Say, the party encounters a Medusa.

Can the Warlock cast phantasmal force on the Cleric to create, say, a "stone wall" between the Cleric and the Medusa, such that the Cleric will be not be affected by the gaze attack since she can't see the Medusa?

Or is the gaze attack more like a physical thing, such that by looking at the wall (the Medusa), the Cleric is still turned to stone? (The latter would be a mean trap!)

  • \$\begingroup\$ These edits were for the purposes of clarity, please review to make sure that you concur. Also, please take a look at this related question \$\endgroup\$ Apr 26, 2018 at 17:55
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    \$\begingroup\$ Possible duplicate of Can an illusion block a monster's harmful gaze? \$\endgroup\$
    – goodguy5
    Apr 26, 2018 at 18:00
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    \$\begingroup\$ I think this is strongly related but Phantasmal Force specifically is different than a plain illusion like Minor Image. You have to target a creature's mind with PF, so in this case would it work the same way if you target the Medusa or the Cleric ally? \$\endgroup\$
    – Slagmoth
    Apr 26, 2018 at 18:08
  • \$\begingroup\$ @Slagmoth OP defines it to be cast on the Cleric, which seems like a dupe. It's definitely different if you cast it on the Medusa. \$\endgroup\$
    – NotArch
    Apr 26, 2018 at 18:20
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    \$\begingroup\$ @NautArch I believe it different enough to warrant a separate Q/A specifically because the image only appears in the mind of the targeted creature. That one difference is a pretty significant change in context and interaction \$\endgroup\$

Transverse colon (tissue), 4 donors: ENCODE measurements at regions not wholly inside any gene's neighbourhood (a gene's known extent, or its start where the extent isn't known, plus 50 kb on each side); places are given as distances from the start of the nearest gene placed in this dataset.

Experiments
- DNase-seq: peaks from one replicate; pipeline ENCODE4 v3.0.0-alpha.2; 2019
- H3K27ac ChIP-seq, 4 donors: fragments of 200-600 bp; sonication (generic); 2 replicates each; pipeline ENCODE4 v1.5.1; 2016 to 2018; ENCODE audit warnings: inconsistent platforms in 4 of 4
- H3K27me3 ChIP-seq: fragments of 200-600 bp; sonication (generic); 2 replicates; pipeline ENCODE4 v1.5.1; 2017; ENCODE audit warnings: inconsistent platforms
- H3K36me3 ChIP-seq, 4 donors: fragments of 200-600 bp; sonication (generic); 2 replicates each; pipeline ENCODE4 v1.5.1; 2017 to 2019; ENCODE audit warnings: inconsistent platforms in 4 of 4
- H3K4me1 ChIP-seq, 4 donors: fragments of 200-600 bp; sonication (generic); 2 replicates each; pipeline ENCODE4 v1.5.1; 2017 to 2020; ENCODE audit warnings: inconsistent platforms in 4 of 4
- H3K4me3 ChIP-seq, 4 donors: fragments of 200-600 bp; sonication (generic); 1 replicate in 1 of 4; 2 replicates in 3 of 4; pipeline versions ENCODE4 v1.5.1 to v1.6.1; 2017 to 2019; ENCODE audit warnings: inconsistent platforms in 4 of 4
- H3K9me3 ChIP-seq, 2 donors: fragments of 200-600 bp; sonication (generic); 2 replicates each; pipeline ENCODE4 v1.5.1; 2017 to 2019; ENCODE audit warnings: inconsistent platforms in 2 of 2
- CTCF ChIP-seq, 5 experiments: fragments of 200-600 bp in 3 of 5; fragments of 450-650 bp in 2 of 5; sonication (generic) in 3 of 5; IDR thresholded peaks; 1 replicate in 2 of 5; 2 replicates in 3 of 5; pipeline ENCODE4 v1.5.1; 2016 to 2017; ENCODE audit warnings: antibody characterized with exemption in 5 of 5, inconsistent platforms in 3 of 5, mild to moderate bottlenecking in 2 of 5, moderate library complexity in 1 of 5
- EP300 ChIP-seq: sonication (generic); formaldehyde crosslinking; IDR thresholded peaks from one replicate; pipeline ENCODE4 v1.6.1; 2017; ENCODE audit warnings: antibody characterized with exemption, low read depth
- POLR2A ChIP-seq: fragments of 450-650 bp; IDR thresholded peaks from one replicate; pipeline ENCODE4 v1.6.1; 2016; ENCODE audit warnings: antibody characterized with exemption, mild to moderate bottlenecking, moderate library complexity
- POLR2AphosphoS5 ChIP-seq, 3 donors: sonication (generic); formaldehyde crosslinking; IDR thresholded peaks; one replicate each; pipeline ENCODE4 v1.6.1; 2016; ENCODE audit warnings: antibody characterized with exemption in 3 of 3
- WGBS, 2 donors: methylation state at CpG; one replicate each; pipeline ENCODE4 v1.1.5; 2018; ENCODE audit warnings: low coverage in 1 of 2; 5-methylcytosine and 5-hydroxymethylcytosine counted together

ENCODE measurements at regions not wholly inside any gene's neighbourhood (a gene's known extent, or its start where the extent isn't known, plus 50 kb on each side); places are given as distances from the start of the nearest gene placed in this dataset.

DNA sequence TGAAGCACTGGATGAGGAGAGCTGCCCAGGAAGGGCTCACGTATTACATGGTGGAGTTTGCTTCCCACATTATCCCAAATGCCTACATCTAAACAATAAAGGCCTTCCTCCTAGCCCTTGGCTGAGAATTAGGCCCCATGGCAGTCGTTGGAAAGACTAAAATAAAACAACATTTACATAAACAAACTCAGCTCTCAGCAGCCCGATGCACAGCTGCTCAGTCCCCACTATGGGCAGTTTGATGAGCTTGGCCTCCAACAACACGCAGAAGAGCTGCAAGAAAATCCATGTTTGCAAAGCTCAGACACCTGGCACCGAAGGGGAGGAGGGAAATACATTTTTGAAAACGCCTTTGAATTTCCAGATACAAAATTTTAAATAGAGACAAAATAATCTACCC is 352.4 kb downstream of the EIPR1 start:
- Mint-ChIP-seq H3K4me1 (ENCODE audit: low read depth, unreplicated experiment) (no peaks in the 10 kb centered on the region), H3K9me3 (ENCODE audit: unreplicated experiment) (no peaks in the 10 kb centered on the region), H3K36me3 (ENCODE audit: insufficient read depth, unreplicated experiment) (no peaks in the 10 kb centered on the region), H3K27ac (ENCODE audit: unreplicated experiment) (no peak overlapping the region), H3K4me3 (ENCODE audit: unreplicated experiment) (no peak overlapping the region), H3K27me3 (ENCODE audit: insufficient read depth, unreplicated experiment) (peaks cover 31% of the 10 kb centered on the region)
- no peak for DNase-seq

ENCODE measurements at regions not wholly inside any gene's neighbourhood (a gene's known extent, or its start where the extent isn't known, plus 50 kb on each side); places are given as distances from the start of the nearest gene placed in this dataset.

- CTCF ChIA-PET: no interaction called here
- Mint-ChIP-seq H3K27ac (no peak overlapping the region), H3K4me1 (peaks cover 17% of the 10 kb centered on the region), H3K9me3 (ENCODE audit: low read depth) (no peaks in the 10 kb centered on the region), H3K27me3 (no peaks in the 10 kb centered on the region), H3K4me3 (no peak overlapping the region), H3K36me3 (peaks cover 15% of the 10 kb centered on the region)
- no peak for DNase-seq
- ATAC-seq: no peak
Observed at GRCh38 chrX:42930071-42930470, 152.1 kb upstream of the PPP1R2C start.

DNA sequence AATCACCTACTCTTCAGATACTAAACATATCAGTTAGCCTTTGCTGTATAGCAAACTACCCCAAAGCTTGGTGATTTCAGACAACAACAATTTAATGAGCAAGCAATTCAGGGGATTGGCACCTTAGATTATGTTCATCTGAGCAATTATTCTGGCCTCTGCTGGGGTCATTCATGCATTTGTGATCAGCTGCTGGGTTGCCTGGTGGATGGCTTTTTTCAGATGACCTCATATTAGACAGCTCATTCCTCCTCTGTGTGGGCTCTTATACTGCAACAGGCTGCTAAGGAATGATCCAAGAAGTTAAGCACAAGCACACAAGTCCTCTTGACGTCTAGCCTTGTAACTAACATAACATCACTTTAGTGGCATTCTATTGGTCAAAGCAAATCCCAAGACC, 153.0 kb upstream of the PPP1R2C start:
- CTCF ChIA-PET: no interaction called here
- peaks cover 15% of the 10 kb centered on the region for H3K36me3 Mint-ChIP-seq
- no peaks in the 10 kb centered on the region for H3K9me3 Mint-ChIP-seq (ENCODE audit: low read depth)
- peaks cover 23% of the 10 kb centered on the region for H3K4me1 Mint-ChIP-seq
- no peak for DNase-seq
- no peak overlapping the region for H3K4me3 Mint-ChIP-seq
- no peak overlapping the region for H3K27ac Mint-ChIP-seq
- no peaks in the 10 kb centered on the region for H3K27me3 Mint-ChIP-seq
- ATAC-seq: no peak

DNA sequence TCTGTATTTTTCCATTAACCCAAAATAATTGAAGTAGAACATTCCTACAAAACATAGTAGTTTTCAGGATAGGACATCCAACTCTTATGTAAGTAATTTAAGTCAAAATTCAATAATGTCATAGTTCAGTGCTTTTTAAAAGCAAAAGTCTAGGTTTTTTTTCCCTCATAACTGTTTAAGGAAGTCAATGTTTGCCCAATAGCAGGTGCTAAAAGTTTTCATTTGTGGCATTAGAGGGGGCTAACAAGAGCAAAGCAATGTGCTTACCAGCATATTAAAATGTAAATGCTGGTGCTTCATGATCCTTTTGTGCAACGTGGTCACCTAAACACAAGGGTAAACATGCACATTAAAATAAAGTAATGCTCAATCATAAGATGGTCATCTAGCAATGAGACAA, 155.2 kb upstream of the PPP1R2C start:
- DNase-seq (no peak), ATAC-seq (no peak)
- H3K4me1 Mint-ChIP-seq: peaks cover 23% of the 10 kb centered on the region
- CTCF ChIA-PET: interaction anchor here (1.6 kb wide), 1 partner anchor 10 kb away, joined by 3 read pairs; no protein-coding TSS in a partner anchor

– Adam
    Apr 26, 2018 at 18:22

2 Answers 2


The Cleric is still at risk of being petrified

There was a clarification on a similar question like this by Jeremy Crawford, the 5e lead rules designer.

Q: Truesight lets you pierce/nullify illusion effects like the ones create by Phantasmal Force (in the mind of a creature) & Mental Prison (the target to perceive itself as being surrounded)? These spells are considered visual illusions for the purpose of Truesight?

A: A visible illusion is something illusory that you can see with your eyes. If an illusion is perceived only within someone's mind, that's not a visible illusion, even if the person thinks they're seeing it.


Unlike a spell like minor illusion, whatever phantasmal image the cleric thinks that they see is not actually manifested in reality 1. That is, there is no visible obstruction between the medusa's eyes and the cleric's eyes. The cleric might believe with all of their being that the wall exists, but nobody else can see it; it's effectively a hallucination.

Because of that, the cleric is still technically able to see the medusa's eyes. So if the cleric is in range, they would need to make the saving throw despite the fact that the cleric doesn't think that they can see the medusa's eyes. The effect of Phantasmal Force would then force the cleric to rationalize why she still had to save against the medusa's gaze, even though there is a wall between them.